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Reasons and implications of fossil hydraulic gradients in large-scale aquifer systems

Due to limited availability of surface water, many arid and semi-arid countries have to rely on their groundwater resources. Despite the quasi-absence of present-day replenishment, some of these aquifers contain large amounts of water that was recharged during wetter periods in the past. Although these recharge events often occurred several thousand years ago, some of these so-called fossil aquifer systems exhibit considerable hydraulic gradients and flow towards their discharge areas, even without pumping. As a result, these systems have more discharge than recharge and are therefore not in steady state, which makes their modelling, in particular the calibration, very challenging. Probably the most relevant explanation for this phenomenon is the long groundwater residence time and the associated long-term head decay of the paleo-recharge mounds. In this study, we propose a possible approach to deal with this phenomenon during model calibration. Moreover, we analyse the effect of considering and ignoring fossil gradients on aquifer parameterization for the Upper Mega Aquifer system on the Arabian Peninsula. Further details can be found in a related publication (Schulz et al., 2017). References Schulz S, Walther M, Michelsen N, Rausch R, Dirks H, Al-Saud M, Merz R, Kolditz O, Schüth C. 2017. Improving large-scale groundwater models by considering fossil gradients. Advances in Water Resources 103: 32–43 DOI: 10.1016/j.advwatres.2017.02.010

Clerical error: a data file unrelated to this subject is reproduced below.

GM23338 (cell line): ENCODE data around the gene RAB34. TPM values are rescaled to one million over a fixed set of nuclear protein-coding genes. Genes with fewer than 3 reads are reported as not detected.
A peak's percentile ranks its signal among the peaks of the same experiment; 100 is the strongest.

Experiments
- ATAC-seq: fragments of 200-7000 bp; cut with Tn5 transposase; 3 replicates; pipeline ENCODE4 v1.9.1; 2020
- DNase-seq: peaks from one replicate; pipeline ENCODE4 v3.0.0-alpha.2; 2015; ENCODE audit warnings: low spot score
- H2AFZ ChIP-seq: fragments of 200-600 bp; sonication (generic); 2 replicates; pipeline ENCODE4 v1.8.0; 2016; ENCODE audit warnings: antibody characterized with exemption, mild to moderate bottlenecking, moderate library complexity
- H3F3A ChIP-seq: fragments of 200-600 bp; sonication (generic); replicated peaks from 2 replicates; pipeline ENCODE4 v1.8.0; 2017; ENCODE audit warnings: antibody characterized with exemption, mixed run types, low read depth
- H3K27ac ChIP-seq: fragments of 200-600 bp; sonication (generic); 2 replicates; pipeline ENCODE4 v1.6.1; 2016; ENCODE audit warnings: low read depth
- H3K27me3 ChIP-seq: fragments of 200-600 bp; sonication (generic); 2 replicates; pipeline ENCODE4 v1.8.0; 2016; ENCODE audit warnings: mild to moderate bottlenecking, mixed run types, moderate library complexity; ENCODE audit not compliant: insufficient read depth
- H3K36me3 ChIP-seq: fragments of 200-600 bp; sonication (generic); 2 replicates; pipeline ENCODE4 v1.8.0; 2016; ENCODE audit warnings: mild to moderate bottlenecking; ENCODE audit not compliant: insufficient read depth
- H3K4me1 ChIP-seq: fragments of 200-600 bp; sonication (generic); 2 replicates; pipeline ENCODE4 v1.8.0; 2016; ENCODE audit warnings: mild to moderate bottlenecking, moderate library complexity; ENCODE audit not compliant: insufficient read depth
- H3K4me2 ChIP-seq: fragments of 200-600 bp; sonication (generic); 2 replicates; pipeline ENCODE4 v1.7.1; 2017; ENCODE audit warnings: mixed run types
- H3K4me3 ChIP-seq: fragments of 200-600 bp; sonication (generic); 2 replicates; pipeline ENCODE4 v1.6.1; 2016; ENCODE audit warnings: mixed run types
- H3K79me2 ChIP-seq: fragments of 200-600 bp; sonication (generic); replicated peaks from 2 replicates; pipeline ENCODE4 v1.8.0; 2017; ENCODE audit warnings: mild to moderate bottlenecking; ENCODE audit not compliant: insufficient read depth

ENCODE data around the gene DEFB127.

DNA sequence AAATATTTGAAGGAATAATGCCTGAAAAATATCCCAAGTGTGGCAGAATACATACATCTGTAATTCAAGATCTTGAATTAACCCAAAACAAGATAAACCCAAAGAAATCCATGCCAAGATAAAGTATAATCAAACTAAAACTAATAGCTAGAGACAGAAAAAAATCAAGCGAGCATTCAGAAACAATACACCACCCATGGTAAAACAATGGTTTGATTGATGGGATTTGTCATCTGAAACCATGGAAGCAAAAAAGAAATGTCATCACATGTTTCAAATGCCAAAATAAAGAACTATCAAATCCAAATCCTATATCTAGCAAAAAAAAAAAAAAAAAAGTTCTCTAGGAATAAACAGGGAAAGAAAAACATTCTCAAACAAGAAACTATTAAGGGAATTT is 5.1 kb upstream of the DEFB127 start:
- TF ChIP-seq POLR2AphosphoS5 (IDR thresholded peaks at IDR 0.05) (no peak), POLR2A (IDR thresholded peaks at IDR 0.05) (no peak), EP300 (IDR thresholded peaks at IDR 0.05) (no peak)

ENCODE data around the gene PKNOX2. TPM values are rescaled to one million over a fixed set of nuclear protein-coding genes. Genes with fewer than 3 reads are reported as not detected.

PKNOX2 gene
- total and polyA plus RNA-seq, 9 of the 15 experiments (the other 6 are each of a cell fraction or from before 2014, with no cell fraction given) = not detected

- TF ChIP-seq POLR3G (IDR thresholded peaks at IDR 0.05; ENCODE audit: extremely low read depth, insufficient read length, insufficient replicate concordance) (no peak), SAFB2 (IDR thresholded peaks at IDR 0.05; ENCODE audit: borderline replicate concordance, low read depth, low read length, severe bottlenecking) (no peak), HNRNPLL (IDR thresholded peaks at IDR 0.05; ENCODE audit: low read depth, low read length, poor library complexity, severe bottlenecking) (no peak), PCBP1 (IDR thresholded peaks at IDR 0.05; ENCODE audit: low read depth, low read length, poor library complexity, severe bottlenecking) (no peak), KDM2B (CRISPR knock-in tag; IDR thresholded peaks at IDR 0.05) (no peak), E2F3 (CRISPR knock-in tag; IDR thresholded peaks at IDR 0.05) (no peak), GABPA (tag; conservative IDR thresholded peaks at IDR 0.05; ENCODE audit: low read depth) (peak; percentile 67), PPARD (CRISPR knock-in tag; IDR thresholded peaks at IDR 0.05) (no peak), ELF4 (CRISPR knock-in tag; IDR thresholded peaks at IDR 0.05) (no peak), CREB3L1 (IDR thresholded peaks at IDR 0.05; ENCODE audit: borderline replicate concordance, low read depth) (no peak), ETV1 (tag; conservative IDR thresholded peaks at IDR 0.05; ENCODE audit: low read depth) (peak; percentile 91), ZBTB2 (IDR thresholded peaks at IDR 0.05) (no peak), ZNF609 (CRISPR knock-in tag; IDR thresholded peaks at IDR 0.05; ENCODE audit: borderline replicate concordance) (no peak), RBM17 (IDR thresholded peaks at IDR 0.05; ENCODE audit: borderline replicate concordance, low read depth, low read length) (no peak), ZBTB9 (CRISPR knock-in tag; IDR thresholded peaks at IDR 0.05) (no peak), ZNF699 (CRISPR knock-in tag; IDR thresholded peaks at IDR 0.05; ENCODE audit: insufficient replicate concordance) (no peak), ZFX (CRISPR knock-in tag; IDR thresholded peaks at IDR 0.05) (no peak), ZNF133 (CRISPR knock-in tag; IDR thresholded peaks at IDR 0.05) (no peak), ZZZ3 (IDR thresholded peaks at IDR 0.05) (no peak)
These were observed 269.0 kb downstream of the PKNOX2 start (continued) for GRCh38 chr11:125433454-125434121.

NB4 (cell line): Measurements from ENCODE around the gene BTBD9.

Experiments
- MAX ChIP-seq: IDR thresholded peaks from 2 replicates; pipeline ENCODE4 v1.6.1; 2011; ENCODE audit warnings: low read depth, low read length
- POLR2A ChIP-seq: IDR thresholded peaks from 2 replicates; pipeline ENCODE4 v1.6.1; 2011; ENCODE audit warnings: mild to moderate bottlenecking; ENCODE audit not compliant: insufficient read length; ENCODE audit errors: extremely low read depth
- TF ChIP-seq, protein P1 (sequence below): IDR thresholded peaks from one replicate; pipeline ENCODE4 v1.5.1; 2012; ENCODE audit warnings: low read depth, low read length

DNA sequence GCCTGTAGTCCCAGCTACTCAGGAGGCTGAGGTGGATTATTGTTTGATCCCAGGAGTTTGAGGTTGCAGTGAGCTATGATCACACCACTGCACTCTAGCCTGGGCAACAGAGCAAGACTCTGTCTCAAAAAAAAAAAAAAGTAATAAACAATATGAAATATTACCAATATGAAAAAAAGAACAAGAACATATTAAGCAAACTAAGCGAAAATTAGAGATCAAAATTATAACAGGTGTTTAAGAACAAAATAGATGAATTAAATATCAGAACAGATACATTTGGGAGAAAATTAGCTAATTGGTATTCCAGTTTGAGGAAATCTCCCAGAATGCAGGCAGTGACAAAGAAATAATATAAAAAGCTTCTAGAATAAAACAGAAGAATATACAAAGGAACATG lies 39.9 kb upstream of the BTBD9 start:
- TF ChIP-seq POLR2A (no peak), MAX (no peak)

Stephan Schulz1, Hyekyeng Jung1, Marc Walther2, Nils Michelsen1, Randolf Rausch1, Christoph Schüth1
1Technische Universität Darmstadt, Institute of Applied Geosciences, Hydrogeology Group, Germany; 2Technische Universität Dresden, Faculty of Environmental Sciences, Department of Forest Sciences, Germany
GeoKarlsruhe 2021
Arabian Peninsula